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Body Image. 2007 Jun;4(2):165-77. Epub 2007 Apr 24.

Understanding the relationship between obesity and positive and negative affect: the role of psychosocial mechanisms.

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1
Department of Sociology and Center for Demography of Health and Aging, University of Wisconsin, 1180 Observatory Drive, Madison, WI 53706, United States. carr@ssc.wisc.edu

Abstract

We examined the relationship between body mass index (BMI) and positive and negative affect, and evaluated whether this relationship is mediated (or suppressed) by physical health, intrusiveness of weight on physical functioning, and distressing interpersonal interactions. Analyses were based on a national sample of more than 3,000 adults ages 25 to 74. Class II (BMI 35-39.9) and Class III (BMI> or =40) obesity were associated with more frequent negative affect and less frequent positive affect, even after demographic and socioeconomic status characteristics were controlled. After the purported pathway variables were controlled, however, obese I persons reported significantly more frequent positive affect, while overweight, obese I, and obese II persons reported significantly less frequent negative affect, compared to normal weight persons. These patterns did not differ significantly by race or gender. Our findings suggest that excessive body weight is not necessarily distressing, yet the physical and interpersonal strains associated with obesity may impair one's mood. We discuss the implications for policy and practice.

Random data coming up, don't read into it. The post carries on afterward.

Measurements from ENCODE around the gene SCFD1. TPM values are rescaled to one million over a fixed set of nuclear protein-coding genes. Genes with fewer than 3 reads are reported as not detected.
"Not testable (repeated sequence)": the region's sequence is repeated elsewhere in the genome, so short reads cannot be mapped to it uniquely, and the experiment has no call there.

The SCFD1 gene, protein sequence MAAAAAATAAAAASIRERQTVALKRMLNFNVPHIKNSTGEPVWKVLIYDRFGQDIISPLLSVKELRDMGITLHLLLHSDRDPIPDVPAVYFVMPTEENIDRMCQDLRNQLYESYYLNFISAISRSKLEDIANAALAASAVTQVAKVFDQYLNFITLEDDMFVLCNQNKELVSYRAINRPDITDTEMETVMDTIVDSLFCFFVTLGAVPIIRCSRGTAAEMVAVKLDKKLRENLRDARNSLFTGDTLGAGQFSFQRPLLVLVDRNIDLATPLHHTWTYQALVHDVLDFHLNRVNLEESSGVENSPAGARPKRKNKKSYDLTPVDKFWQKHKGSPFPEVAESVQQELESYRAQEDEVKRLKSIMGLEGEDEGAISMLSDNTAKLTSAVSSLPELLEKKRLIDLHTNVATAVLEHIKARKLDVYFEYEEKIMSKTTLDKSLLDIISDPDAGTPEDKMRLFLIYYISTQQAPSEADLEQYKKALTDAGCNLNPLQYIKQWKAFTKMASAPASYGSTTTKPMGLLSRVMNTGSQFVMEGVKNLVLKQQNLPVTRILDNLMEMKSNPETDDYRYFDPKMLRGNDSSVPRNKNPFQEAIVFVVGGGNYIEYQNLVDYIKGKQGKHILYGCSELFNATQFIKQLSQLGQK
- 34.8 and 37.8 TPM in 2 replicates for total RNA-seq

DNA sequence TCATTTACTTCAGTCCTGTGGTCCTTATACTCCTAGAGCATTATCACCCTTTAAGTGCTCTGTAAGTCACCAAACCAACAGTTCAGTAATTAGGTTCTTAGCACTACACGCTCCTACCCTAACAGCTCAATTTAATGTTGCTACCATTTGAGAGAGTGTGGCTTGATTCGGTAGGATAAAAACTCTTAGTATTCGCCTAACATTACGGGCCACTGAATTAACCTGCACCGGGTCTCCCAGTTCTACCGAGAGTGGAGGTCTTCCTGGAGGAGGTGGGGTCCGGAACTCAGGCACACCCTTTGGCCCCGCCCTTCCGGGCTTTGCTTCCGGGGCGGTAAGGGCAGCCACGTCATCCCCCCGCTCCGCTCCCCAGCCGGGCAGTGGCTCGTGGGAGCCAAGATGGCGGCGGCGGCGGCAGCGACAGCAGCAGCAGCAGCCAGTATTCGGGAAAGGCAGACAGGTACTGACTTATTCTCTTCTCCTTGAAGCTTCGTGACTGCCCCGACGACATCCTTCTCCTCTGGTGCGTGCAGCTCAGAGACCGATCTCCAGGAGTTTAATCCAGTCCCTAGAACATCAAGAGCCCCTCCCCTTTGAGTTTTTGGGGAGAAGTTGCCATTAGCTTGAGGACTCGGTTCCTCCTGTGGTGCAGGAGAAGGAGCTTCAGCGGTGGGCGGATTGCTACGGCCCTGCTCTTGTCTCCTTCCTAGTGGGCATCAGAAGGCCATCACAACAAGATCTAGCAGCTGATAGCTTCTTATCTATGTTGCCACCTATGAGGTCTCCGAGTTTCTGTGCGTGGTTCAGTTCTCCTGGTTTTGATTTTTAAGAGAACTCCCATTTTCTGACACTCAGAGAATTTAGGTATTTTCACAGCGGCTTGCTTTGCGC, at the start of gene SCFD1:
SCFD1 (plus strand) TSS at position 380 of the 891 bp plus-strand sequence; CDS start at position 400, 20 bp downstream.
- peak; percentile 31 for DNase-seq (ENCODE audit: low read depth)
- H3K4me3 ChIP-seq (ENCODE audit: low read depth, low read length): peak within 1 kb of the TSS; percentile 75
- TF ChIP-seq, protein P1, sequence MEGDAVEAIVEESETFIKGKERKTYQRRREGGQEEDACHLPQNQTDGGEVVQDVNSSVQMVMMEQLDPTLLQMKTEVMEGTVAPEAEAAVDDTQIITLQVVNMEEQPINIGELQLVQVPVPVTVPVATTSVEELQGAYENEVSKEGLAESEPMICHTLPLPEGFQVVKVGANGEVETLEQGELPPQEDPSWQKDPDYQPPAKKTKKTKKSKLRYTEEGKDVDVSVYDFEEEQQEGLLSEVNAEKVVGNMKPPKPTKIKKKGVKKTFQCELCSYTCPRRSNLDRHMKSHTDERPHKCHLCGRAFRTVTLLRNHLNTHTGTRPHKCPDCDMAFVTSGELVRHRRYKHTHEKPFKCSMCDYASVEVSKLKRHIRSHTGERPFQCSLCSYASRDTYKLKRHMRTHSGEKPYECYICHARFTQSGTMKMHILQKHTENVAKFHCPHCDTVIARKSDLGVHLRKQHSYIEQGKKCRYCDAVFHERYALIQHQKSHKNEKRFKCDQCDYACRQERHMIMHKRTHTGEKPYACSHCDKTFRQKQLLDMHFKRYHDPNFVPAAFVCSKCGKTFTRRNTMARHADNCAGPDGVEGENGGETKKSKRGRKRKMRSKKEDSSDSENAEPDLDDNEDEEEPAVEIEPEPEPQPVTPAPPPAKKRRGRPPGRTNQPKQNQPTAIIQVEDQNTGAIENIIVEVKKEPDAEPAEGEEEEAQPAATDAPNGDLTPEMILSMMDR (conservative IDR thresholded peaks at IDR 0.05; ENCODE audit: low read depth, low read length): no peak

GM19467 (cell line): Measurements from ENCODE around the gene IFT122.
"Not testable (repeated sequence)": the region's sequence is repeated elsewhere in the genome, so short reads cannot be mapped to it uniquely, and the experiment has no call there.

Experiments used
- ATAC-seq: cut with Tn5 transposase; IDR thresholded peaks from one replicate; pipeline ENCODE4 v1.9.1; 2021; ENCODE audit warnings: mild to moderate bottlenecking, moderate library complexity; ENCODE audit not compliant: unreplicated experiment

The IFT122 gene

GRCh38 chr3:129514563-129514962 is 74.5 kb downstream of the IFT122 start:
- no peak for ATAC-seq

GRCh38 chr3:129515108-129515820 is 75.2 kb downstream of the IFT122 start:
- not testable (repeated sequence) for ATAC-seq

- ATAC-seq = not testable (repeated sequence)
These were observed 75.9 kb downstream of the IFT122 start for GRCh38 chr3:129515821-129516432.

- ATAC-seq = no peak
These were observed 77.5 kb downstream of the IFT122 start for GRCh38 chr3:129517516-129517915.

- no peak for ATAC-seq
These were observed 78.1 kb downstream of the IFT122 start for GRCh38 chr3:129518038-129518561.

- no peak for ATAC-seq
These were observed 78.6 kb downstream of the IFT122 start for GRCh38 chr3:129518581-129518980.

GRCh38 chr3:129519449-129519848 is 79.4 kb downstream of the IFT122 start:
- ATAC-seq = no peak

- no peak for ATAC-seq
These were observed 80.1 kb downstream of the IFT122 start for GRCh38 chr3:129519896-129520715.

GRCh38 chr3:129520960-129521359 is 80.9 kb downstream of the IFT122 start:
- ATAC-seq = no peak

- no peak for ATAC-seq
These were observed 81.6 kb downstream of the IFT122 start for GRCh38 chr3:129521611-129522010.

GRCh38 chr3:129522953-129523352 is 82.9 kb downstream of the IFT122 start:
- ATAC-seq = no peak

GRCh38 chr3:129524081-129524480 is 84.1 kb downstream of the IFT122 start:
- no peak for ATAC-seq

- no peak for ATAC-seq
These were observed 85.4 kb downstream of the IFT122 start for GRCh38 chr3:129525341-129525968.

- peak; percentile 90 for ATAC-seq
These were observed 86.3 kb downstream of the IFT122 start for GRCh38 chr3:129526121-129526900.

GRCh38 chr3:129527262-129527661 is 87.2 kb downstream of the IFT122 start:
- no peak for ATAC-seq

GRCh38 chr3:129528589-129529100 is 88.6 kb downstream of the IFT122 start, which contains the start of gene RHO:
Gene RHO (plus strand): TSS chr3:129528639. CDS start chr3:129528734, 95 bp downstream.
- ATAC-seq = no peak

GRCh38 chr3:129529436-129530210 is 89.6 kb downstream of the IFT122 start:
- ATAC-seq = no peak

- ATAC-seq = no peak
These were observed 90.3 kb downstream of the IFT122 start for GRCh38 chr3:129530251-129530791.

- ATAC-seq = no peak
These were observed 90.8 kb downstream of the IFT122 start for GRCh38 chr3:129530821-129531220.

PMID:
18089262
DOI:
10.1016/j.bodyim.2007.02.004
[Indexed for MEDLINE]
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